Without further adieu, let’s get into the three design concepts! Please feel free to weigh in with ideas or feedback. While accessories and lighting can be switched in the future, tile feels much more permanent. Alexander James’ luckily had plenty of timeless options, all with a bit of a modern twist.
modern, minimal Mediterranean master bathroom sources:
I love this modern, minimal design concept inspired by a Mediterranean lifestyle. It’s simple, clean, and mixes finishes and natural materials. I wanted to combine historic charm, so I pulled the Muy Rustico Gris Flora tile from Alexander James for the floors which would run straight into the shower room and water closet. For the arched shower door and adjacent shower walls, this exaggerated subway tile in a handcrafted gloss ceramic will reflect so much natural light. The combination of both tiles feels well balanced and classic, but will be laid in a totally modern way. I’m thinking soldier stack for the subway tile like the inspo from Sarah Sherman Samuel below.
I went a little wild with the lighting in here – because why not? There isn’t room for a full chandelier, so these Kelly Wearstler flush mounts are all the magic I need. On the floor, I’m not a big “bath mat” person, so I’ll usually opt for a rug instead. this synthetic fiber option won’t ever mold or mildew and will layer beautifully over the patterned tile.
via Sarah Sherman Samuel
modern, English cottage master bathroom sources:
This design feels most cohesive with the kitchen. I love the warmth and the brass touches brought in. I know I definitely want to mix metals. A combination of polished nickel (my all time fave), unlacquered brass and matte black will add so much definition and depth to the master bathroom design.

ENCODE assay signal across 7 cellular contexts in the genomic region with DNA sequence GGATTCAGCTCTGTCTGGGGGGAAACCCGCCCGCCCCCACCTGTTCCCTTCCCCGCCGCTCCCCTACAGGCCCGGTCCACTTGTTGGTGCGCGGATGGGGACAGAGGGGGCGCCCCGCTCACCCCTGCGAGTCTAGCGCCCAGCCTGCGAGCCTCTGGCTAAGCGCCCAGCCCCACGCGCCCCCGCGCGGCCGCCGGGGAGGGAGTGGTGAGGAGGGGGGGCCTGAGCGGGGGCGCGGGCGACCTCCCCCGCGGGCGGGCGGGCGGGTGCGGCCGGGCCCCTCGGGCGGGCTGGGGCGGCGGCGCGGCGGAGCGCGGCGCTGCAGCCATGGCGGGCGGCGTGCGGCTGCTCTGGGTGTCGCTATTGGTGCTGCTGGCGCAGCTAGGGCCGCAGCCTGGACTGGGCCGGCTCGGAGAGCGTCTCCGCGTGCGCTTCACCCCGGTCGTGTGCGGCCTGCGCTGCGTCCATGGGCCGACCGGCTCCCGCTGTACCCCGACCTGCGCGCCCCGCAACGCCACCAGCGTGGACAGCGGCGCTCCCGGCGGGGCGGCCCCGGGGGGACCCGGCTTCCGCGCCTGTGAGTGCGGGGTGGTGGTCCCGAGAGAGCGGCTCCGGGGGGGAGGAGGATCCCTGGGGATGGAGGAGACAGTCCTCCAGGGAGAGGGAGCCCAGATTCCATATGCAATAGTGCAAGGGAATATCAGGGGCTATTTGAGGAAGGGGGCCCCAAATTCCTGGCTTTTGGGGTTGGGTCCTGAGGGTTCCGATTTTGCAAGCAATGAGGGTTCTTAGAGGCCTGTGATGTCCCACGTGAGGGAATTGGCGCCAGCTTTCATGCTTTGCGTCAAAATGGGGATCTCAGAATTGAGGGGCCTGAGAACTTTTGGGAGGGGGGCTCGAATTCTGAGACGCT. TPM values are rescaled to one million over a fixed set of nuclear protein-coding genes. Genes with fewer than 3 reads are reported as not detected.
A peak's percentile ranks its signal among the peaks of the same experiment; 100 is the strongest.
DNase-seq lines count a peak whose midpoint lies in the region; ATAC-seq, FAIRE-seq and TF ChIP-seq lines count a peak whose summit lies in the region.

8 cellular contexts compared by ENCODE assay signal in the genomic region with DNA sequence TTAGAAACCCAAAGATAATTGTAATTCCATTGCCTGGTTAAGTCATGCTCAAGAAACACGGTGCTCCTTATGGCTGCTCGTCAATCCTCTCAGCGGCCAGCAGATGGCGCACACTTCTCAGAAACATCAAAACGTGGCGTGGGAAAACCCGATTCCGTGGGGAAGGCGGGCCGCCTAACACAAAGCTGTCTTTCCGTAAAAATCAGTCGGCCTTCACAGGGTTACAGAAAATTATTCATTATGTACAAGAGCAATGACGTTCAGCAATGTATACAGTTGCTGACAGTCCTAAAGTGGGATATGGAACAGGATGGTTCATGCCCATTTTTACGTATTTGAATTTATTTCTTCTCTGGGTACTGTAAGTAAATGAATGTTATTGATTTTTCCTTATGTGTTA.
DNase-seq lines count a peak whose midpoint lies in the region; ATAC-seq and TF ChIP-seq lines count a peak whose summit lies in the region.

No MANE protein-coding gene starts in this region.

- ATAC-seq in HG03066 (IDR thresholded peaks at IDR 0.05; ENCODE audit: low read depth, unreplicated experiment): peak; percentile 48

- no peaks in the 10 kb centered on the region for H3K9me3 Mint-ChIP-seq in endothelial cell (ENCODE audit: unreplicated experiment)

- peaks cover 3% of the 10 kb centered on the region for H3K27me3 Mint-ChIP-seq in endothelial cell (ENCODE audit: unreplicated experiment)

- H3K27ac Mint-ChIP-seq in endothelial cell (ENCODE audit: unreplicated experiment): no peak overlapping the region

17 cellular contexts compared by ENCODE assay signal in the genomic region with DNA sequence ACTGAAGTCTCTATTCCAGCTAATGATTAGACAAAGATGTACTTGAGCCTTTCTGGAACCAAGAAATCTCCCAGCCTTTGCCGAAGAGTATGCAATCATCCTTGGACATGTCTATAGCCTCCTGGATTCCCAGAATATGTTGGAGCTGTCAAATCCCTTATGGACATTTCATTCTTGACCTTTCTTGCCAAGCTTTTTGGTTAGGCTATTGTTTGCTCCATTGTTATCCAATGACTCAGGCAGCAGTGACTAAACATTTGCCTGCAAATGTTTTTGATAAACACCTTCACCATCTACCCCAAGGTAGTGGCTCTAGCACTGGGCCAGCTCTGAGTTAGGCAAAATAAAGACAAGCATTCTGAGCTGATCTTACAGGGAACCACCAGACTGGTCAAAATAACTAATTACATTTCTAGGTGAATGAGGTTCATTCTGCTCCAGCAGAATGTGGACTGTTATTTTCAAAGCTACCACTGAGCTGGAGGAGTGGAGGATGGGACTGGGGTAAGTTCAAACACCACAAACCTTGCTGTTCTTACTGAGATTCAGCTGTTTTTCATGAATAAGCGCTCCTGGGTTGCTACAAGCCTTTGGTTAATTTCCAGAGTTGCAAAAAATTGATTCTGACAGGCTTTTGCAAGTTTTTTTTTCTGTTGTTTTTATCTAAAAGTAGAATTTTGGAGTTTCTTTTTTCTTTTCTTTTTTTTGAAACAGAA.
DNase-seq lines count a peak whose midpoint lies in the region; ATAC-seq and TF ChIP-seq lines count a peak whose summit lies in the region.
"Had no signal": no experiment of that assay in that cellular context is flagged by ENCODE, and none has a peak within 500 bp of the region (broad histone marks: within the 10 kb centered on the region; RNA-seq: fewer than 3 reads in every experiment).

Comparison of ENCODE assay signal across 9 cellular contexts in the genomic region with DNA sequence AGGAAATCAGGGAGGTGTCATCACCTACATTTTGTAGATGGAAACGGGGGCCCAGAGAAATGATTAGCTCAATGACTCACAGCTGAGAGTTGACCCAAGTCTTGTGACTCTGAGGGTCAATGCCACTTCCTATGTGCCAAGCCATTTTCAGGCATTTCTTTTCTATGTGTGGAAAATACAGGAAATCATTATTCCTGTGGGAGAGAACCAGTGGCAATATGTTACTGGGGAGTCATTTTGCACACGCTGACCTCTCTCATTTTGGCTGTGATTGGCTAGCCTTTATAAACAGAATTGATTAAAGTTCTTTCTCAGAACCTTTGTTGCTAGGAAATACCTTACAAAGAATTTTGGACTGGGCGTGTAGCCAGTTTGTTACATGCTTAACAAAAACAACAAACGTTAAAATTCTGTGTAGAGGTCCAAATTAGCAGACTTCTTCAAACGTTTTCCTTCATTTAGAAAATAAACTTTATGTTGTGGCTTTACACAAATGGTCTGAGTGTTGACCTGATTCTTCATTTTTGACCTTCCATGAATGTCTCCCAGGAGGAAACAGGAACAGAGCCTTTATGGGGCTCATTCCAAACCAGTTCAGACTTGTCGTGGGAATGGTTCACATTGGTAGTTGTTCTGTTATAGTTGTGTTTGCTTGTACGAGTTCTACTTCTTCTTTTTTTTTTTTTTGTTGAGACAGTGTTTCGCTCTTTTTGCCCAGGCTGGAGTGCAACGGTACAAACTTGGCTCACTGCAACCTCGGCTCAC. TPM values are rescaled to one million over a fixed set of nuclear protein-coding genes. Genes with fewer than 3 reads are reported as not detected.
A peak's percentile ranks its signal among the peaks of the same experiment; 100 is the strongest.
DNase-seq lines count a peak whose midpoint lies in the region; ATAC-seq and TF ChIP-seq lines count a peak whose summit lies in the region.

I ordered tile samples from Alexander James (which shipped free!) to really see these options in person. The Pumice Penny Tile is literally perfection. It has some slight discoloration that gives it an aged feeling, but the color adds an unexpected modern vibe. I really like the idea of penny tile because the floors will run straight into the shower room, and the small scale adds grip for safety.
In the shower room, I think all the walls floor to ceiling in this Rustic Subway Tile could be so glorious. It would have all the charm I’m looking for and break up the massive white wall with its impressive detail.
cool, coastal cottage master bathroom sources:
Okay, stick with me. This one is a bit of a wild card. The Pumice Penny Tile from Option 2 got me thinking about more color, and then I fell in love. The Penny Lagoon color is soooo dreamy from Alexander James. It’s deep and rich, yet totally acts as a neutral. It inspired me to create a more coastal look that I think still totally blends with the rest of the house. I really like the contrast it adds to the space and would allow for some warmer wood tones in the vanity.
For the shower room, I am loving the square hand crafted ceramic gloss tile stacked. It makes a subtle geometric grid and feels like the bathrooms I saw in Majorca. Paired with this dreamy modern polished nickel shower set, every day would feel like vacation. Finally, this faded blue synthetic rug would be so pretty laid over the blue penny tile. Remember- you can always get 20% off your order at Lulu & Georgia using code IDCO20.
BY: ANASTASIA CASEY